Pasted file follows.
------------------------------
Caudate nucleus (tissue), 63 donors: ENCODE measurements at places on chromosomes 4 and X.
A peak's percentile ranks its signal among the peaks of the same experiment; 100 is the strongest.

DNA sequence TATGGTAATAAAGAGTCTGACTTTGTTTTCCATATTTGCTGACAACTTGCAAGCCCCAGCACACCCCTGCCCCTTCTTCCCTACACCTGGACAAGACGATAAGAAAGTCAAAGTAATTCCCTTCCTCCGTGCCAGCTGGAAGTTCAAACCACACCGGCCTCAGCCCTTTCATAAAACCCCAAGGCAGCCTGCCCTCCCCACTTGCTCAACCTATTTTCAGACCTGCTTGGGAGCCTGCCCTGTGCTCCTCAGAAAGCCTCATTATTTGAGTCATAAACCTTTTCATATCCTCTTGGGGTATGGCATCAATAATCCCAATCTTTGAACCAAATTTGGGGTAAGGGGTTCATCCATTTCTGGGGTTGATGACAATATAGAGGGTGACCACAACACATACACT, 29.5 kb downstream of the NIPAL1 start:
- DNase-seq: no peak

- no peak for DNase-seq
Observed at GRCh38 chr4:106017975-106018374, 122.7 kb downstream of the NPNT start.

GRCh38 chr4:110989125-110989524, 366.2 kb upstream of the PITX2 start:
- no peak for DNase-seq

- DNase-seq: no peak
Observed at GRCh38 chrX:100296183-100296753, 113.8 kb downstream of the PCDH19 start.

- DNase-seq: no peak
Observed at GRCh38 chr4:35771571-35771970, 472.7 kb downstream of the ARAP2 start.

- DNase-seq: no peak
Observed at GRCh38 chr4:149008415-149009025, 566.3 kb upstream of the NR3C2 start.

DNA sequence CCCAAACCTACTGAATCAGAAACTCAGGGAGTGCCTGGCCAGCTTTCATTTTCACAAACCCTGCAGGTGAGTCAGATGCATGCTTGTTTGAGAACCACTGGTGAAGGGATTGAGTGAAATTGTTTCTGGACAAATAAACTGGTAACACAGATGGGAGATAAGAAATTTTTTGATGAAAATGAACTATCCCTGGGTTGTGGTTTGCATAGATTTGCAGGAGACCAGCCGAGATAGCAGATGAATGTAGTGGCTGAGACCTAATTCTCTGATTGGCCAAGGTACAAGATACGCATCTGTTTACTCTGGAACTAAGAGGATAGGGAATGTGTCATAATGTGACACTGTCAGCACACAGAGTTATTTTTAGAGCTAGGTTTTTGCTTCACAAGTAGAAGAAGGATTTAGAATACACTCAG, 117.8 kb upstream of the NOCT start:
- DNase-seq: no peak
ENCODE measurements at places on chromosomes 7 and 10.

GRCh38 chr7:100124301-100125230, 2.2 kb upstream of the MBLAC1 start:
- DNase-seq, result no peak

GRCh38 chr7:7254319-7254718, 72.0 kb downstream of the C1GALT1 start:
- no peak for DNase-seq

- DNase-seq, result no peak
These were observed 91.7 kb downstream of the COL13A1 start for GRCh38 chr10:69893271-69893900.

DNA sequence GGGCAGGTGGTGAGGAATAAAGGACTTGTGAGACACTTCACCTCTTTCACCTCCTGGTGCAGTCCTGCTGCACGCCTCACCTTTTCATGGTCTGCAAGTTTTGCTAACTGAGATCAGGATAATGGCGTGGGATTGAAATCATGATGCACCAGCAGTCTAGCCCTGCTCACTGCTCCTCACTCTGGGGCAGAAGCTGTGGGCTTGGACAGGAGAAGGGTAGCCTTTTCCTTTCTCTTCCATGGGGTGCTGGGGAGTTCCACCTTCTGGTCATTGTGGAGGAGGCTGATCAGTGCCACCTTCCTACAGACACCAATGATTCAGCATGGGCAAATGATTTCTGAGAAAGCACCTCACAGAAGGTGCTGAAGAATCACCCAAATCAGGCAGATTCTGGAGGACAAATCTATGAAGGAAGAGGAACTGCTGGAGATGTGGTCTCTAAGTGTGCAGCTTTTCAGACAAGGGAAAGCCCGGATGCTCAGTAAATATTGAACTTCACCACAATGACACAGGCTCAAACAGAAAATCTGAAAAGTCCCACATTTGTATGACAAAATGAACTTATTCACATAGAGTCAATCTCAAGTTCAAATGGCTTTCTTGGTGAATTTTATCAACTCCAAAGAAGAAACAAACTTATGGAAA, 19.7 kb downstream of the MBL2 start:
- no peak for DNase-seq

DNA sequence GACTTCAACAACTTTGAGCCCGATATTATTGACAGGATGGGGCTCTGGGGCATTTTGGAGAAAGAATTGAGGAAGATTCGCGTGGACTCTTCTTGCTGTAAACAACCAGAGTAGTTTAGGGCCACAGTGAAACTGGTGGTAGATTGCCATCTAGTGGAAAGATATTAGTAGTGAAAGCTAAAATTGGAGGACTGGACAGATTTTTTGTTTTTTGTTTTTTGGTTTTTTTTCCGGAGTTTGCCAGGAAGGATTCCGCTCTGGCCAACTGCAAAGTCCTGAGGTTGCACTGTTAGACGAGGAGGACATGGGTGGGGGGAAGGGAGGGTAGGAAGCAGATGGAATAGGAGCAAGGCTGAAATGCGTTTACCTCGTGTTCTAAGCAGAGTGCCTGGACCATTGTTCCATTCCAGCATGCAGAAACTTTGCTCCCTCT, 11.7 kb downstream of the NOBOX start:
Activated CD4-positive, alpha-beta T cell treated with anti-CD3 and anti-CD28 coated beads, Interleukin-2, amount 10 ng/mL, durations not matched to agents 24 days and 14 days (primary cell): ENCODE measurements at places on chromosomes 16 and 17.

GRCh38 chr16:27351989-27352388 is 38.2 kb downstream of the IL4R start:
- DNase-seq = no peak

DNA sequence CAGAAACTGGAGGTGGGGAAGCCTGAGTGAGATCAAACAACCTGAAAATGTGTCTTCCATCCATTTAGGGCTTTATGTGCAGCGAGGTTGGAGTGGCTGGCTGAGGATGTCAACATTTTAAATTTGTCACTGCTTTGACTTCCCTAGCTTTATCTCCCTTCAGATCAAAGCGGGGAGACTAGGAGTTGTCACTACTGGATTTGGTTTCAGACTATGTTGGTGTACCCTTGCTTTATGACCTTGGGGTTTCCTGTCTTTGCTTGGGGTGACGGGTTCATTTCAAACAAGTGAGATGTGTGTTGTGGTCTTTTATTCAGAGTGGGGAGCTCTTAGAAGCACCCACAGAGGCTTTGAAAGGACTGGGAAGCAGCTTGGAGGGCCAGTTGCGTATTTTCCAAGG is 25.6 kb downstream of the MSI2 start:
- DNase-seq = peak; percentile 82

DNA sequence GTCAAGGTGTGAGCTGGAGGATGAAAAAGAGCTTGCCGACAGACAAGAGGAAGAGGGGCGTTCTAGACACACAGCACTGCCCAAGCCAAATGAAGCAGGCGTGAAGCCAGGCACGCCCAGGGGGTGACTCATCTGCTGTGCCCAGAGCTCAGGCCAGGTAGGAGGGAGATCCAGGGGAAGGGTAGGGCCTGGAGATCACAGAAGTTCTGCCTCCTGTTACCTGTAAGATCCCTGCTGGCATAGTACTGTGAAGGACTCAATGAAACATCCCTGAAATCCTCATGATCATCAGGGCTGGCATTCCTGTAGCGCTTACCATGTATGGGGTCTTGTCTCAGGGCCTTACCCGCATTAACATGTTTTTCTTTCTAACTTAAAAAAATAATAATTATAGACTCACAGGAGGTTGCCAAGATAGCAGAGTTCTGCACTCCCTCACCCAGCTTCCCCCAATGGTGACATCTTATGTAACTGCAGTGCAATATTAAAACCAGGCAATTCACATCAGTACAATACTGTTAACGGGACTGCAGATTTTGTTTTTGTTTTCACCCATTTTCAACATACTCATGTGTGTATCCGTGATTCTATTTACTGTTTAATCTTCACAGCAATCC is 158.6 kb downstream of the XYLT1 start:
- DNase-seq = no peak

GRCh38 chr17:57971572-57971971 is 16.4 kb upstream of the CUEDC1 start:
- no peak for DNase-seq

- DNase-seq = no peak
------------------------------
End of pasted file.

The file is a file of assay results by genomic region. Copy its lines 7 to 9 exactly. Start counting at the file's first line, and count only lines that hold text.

GRCh38 chr4:110989125-110989524, 366.2 kb upstream of the PITX2 start:
- no peak for DNase-seq

- DNase-seq: no peak